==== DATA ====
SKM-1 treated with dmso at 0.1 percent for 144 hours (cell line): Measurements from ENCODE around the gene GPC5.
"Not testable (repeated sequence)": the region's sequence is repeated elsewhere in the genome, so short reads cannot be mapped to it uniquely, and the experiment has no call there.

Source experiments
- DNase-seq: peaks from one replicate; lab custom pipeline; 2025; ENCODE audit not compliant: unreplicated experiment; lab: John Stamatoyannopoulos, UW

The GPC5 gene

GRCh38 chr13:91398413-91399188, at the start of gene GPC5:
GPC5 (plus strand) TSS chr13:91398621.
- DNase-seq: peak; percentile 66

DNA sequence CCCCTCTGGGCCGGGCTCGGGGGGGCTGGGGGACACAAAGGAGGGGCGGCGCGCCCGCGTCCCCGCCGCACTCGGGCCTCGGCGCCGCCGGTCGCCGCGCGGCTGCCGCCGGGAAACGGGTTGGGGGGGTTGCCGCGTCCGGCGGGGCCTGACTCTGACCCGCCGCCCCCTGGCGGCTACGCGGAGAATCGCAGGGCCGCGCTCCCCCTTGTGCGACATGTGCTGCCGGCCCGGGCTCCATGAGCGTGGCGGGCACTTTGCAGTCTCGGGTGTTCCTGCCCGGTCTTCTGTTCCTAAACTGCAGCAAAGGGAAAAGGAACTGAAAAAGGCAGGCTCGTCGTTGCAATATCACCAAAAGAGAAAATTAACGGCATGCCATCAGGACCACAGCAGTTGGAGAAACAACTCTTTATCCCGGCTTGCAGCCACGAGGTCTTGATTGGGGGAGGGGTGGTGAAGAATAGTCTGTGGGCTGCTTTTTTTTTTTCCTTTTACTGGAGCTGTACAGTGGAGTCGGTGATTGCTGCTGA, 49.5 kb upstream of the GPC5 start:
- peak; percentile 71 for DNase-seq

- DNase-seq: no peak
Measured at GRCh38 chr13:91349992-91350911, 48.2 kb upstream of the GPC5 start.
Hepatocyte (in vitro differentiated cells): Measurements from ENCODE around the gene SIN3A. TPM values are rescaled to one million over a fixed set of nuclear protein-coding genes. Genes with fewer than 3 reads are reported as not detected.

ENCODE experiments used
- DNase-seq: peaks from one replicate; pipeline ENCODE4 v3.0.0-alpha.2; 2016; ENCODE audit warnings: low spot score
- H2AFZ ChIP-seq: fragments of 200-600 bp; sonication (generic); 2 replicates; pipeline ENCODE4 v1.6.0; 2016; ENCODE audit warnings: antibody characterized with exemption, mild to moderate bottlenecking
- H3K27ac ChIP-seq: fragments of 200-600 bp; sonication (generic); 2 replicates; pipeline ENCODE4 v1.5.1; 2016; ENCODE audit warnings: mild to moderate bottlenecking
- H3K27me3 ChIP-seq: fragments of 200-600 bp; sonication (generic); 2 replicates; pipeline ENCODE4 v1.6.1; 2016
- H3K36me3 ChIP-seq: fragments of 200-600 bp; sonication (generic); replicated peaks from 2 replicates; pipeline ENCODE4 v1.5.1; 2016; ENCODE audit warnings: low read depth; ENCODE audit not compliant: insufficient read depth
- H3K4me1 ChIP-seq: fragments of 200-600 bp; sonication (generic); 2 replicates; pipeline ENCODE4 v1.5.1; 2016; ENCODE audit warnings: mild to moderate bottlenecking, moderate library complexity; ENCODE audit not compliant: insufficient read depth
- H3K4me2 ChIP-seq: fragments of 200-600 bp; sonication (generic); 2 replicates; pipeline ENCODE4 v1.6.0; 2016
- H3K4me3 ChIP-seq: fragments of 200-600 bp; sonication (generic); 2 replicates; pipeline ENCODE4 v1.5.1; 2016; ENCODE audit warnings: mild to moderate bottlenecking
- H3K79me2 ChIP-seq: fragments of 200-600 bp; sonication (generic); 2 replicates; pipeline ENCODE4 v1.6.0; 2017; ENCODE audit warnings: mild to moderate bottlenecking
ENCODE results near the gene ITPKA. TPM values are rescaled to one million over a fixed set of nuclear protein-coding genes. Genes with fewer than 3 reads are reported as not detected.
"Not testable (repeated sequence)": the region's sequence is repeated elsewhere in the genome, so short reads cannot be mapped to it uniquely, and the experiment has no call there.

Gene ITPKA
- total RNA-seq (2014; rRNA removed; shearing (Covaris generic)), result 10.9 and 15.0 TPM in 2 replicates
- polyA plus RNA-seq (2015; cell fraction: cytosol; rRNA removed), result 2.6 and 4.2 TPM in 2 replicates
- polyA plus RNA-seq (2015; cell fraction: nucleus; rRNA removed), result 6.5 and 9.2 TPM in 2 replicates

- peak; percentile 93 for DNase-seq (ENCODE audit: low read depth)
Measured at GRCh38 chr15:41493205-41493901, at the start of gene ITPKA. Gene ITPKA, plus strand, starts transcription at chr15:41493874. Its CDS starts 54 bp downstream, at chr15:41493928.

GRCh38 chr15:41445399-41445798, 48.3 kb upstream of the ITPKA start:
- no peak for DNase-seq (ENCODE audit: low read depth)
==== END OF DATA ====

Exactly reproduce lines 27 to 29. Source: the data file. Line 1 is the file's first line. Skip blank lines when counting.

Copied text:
- total RNA-seq (2014; rRNA removed; shearing (Covaris generic)), result 10.9 and 15.0 TPM in 2 replicates
- polyA plus RNA-seq (2015; cell fraction: cytosol; rRNA removed), result 2.6 and 4.2 TPM in 2 replicates
- polyA plus RNA-seq (2015; cell fraction: nucleus; rRNA removed), result 6.5 and 9.2 TPM in 2 replicates